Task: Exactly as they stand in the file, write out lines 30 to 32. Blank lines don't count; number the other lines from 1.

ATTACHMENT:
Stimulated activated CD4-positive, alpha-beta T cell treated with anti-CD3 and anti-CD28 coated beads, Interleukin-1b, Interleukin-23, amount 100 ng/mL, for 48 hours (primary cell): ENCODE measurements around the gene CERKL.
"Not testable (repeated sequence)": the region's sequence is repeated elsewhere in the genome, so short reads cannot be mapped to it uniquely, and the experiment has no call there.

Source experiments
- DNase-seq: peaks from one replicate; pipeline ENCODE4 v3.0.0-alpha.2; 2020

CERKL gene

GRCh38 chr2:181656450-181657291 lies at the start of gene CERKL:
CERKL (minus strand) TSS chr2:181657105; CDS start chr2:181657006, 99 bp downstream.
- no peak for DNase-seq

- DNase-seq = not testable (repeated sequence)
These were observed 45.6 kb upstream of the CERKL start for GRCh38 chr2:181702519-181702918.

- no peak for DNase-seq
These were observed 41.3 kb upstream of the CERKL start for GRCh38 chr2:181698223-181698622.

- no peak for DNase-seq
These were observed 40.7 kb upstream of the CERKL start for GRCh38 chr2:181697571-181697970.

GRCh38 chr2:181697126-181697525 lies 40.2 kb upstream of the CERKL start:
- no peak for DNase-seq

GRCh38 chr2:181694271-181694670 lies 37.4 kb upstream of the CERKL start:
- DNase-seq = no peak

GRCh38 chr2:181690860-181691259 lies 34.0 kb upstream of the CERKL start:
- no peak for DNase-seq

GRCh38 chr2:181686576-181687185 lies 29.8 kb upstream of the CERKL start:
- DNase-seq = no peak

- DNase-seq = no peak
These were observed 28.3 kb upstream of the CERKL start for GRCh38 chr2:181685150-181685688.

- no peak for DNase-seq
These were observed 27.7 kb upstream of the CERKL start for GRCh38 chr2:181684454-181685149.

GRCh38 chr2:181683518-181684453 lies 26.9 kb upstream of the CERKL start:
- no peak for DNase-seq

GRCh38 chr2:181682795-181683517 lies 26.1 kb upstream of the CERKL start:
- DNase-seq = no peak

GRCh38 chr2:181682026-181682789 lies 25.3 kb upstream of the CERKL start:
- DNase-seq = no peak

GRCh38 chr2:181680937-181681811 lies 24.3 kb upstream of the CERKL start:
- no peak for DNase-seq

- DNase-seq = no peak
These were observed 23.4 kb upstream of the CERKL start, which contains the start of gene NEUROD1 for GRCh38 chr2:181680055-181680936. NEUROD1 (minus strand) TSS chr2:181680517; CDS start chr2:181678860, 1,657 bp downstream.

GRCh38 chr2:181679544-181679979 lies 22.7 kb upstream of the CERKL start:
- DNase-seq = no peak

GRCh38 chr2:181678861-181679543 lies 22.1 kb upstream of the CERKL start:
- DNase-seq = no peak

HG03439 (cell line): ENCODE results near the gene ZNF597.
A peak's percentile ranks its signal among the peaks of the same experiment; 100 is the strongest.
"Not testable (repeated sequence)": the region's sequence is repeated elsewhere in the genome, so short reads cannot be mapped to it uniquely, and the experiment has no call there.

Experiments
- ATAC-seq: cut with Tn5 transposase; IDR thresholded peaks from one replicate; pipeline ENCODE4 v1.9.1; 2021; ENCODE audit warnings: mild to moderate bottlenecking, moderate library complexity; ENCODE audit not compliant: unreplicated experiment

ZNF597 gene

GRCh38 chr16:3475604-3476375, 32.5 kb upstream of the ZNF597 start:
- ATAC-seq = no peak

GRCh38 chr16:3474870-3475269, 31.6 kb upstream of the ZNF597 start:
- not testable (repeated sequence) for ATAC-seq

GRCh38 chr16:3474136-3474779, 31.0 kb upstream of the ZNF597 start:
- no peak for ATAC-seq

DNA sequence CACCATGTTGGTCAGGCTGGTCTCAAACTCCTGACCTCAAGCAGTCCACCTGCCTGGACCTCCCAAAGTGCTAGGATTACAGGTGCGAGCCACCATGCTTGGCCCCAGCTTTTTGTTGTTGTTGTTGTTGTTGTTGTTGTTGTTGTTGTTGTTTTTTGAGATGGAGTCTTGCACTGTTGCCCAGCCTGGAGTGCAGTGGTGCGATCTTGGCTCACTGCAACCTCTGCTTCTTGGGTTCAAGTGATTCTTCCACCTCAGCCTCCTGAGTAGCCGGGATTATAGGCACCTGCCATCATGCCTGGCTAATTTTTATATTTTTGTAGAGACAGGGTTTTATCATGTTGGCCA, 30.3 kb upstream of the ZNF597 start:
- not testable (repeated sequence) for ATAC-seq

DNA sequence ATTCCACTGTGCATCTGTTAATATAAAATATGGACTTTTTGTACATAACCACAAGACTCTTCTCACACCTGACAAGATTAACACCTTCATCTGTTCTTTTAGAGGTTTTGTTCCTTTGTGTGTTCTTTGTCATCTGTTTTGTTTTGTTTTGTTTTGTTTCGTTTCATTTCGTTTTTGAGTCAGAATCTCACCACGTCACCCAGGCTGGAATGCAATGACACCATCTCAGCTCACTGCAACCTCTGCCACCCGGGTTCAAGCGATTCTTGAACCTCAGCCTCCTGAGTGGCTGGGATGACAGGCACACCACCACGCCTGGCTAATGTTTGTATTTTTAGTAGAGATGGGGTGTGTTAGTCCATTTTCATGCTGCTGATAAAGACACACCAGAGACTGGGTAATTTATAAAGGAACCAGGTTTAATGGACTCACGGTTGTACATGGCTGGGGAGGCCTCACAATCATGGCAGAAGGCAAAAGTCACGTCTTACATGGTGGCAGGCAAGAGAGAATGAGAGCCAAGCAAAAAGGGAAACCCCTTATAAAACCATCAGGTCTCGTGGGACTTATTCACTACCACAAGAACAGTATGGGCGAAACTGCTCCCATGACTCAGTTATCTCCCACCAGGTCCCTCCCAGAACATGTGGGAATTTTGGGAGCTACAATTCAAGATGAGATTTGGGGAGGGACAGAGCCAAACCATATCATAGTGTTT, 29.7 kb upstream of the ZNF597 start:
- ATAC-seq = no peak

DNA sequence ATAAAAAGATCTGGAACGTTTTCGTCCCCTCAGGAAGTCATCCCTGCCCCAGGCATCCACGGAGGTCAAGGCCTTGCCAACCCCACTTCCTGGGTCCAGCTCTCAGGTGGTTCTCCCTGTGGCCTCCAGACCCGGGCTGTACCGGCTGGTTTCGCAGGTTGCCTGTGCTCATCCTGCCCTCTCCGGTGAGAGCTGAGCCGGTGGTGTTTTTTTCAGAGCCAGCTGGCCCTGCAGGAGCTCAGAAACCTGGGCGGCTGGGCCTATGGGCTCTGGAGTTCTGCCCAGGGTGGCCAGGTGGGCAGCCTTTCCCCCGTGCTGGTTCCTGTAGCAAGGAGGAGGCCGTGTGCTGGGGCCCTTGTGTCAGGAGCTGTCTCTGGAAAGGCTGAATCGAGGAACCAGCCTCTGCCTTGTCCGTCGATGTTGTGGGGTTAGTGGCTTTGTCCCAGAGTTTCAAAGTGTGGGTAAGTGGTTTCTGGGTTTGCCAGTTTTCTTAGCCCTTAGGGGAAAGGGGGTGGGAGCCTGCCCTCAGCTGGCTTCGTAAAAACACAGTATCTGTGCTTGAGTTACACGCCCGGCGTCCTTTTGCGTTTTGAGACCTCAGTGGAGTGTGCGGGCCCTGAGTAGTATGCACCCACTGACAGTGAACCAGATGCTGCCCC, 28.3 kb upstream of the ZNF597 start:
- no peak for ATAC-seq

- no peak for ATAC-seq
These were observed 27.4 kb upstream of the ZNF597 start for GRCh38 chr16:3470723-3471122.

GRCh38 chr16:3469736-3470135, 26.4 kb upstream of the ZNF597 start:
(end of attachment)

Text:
- DNase-seq = no peak

GRCh38 chr2:181682026-181682789 lies 25.3 kb upstream of the CERKL start:
- DNase-seq = no peak